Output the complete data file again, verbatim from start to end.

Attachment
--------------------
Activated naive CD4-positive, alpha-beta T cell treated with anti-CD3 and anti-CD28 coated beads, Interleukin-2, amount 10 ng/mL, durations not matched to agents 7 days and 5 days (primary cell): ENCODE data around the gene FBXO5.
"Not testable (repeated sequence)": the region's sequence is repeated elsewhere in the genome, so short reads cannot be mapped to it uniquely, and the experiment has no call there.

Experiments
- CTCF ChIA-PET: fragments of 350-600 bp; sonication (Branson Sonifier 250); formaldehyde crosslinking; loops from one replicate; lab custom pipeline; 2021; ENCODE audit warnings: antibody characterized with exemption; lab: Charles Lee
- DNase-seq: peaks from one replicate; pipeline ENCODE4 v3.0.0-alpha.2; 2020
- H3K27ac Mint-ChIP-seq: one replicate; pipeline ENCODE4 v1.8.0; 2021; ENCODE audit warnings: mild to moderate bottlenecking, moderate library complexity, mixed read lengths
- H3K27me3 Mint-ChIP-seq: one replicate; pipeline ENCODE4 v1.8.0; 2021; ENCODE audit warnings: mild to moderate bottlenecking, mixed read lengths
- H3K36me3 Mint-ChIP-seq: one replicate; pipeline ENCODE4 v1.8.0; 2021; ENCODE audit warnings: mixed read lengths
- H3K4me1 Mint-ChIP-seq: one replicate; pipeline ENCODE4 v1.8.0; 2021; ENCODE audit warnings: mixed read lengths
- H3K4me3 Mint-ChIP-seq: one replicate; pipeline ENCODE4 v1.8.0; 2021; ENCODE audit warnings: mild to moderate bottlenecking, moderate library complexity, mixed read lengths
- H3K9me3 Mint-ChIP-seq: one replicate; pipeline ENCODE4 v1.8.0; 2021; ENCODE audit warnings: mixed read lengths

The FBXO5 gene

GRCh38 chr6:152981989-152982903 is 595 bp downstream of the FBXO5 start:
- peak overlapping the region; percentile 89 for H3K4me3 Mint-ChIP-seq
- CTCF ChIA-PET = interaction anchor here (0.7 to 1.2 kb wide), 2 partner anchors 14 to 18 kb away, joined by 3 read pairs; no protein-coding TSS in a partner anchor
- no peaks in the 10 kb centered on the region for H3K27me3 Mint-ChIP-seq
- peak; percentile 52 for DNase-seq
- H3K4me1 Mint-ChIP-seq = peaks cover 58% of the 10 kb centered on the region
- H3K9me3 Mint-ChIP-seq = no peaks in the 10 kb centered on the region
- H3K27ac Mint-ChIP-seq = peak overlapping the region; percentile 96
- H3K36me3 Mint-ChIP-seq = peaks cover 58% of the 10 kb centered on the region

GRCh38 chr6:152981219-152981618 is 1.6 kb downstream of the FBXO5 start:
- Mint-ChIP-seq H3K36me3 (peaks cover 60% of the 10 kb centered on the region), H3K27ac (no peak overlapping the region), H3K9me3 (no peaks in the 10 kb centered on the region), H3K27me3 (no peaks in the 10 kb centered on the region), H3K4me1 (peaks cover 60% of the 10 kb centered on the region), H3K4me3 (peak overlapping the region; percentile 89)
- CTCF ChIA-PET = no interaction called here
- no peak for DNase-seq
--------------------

Activated naive CD4-positive, alpha-beta T cell treated with anti-CD3 and anti-CD28 coated beads, Interleukin-2, amount 10 ng/mL, durations not matched to agents 7 days and 5 days (primary cell): ENCODE data around the gene FBXO5.
"Not testable (repeated sequence)": the region's sequence is repeated elsewhere in the genome, so short reads cannot be mapped to it uniquely, and the experiment has no call there.

Experiments
- CTCF ChIA-PET: fragments of 350-600 bp; sonication (Branson Sonifier 250); formaldehyde crosslinking; loops from one replicate; lab custom pipeline; 2021; ENCODE audit warnings: antibody characterized with exemption; lab: Charles Lee
- DNase-seq: peaks from one replicate; pipeline ENCODE4 v3.0.0-alpha.2; 2020
- H3K27ac Mint-ChIP-seq: one replicate; pipeline ENCODE4 v1.8.0; 2021; ENCODE audit warnings: mild to moderate bottlenecking, moderate library complexity, mixed read lengths
- H3K27me3 Mint-ChIP-seq: one replicate; pipeline ENCODE4 v1.8.0; 2021; ENCODE audit warnings: mild to moderate bottlenecking, mixed read lengths
- H3K36me3 Mint-ChIP-seq: one replicate; pipeline ENCODE4 v1.8.0; 2021; ENCODE audit warnings: mixed read lengths
- H3K4me1 Mint-ChIP-seq: one replicate; pipeline ENCODE4 v1.8.0; 2021; ENCODE audit warnings: mixed read lengths
- H3K4me3 Mint-ChIP-seq: one replicate; pipeline ENCODE4 v1.8.0; 2021; ENCODE audit warnings: mild to moderate bottlenecking, moderate library complexity, mixed read lengths
- H3K9me3 Mint-ChIP-seq: one replicate; pipeline ENCODE4 v1.8.0; 2021; ENCODE audit warnings: mixed read lengths

The FBXO5 gene

GRCh38 chr6:152981989-152982903 is 595 bp downstream of the FBXO5 start:
- peak overlapping the region; percentile 89 for H3K4me3 Mint-ChIP-seq
- CTCF ChIA-PET = interaction anchor here (0.7 to 1.2 kb wide), 2 partner anchors 14 to 18 kb away, joined by 3 read pairs; no protein-coding TSS in a partner anchor
- no peaks in the 10 kb centered on the region for H3K27me3 Mint-ChIP-seq
- peak; percentile 52 for DNase-seq
- H3K4me1 Mint-ChIP-seq = peaks cover 58% of the 10 kb centered on the region
- H3K9me3 Mint-ChIP-seq = no peaks in the 10 kb centered on the region
- H3K27ac Mint-ChIP-seq = peak overlapping the region; percentile 96
- H3K36me3 Mint-ChIP-seq = peaks cover 58% of the 10 kb centered on the region

GRCh38 chr6:152981219-152981618 is 1.6 kb downstream of the FBXO5 start:
- Mint-ChIP-seq H3K36me3 (peaks cover 60% of the 10 kb centered on the region), H3K27ac (no peak overlapping the region), H3K9me3 (no peaks in the 10 kb centered on the region), H3K27me3 (no peaks in the 10 kb centered on the region), H3K4me1 (peaks cover 60% of the 10 kb centered on the region), H3K4me3 (peak overlapping the region; percentile 89)
- CTCF ChIA-PET = no interaction called here
- no peak for DNase-seq